Part five is prefaced by “The Relation Between” (the incompatible and affinity), so that a poem is whole, not a fragment (“Letter to a Young Poet”, by Woolf). “Who is Virginia Woolf?” a poem by Leggo seeks to comprehend her suicide by reading her private diaries; he feels embarrassed, even guilty, she is a feminist deity, and finally “Virginia Woolf’s Alive and Well in a Co-op in False Creek” by Norman argues her death was greatly exaggerated, since Woolf still has access to workshops, computer programs, bookshelves, even rhapsodising homonyms for “temper” and “temporary”.

    Leggo in “Textual Affair”, dedicated to Woolf alludes to his own odyssey with gender and patriarchy. Norman records middle age. (“These Women”) Leggo works at recalling childhood. (“Swallow Light”) Norman feels shattered by her mother’s lost memories. (“Erasure”) Stolen bread is a reminder of the past, for Leggo; busy women’s hands folding laundry, for Norman. (“My Mother’s Linens”) Phoning 911 (Leggo in “Tough as Nails”) and brain-based (“Exercising with My Mother”, by Norman) give way to Leggo’s desire. (“Tsunami”) Her mother “she is back to baby” for Norman, in “This is What It All Comes to”, while resurrection appears possible, at least to Leggo. (“Resurrection Plant”)

    In “Putting the Children to Bed” the poet who “never wrote a word” admired by Woolf lives in us. Norman acknowledges two miscarriages. (“Dreaming Grandchildren”) Leggo exchanges a child’s eyes for his own which are dimmed. (“Ten Reason’s Why Your Grandfather Loves You”) Norman marks the occasion (“Last Summer of Childhood”) for her adult daughter. Leggo plays with scribbled texts, cipher, deciphering, “writing the unknown”. Norman makes daily life a triumph across a large canvas. (“Spill of Trees”) Leggo heralds an angel. Norman grows a garden while remembering “the earth womb”, her father’s grave. Leggo’s concrete poem is balanced by Norman’s “only temporarily beached” (p. 19) A good (grand)father enumerates his genealogy. (“Living Love”) “Home for the Summer” helps to stave off a mother’s loneliness. Poetry will wait (for Leggo); Norman emulates Edith Wharton’s writing process. His good/ogre of a father (“Driving Lessons”) contrasts with her role and students’ melodies. (“Teacher”) His “father to father” (“Plumb Line”), her “Dazzling Stripes”; his “I still saw my son seeing me” (“Prodigal Father”), but for Norman, the poor standards of care for an Alzheimer’s patient. (“Old Dogs”) The act of lying on his daughter’s bed, full of stories I can’t control, by Leggo. Norman acknowledges bodily needs (“My Canine Poet”); “now old” by Leggo.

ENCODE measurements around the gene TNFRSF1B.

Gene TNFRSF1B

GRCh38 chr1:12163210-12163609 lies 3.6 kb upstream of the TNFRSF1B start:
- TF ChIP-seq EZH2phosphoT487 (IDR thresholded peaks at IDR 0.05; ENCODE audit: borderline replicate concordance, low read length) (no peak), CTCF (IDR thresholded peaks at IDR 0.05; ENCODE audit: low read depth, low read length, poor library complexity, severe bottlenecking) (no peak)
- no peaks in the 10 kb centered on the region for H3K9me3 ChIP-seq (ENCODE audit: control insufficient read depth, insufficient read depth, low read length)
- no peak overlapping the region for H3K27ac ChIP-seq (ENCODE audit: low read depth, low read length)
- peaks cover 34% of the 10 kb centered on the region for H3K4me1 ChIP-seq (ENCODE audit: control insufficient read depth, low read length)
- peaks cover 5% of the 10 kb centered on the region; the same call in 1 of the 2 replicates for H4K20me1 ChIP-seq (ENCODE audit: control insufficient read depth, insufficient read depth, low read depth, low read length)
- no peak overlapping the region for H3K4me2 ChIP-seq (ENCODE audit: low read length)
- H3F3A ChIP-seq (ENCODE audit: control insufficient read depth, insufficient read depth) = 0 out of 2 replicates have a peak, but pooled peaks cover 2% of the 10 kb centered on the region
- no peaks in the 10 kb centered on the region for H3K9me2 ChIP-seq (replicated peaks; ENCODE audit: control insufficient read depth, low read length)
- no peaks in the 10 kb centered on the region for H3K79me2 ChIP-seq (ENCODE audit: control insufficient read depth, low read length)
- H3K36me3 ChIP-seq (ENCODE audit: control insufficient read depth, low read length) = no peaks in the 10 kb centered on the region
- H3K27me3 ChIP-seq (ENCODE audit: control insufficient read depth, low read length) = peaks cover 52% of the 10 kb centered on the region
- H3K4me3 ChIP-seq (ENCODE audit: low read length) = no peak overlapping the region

3. inannaadmin

    Hearing Echoes – poems by Renee Norman and Carl Leggo
    reviewed by Candice James
    Canadian Poetry Review – January 9, 2017

    Hearing Echoes
    is a collaboration of two hearts and voices echoing with rhythmic whispers in a poetic canyon of their co-constructed imaginations and realities. The persona of Virginia Woolf weaves its way throughout the book peeking out through both visible and invisible windows of timeless time.

    “Beached” easily compares the anxiety and fear a beached whale feels with the same emotions on a lesser scale that a journalist with writer’s block feels then successfully marries these two fearful anomalies with each other and projects them onto the canvas of life’s undiscovered mysteries yet to happen that haphazardly foist themselves upon us without warning. This feeling is summed up so succinctly in the last stanza: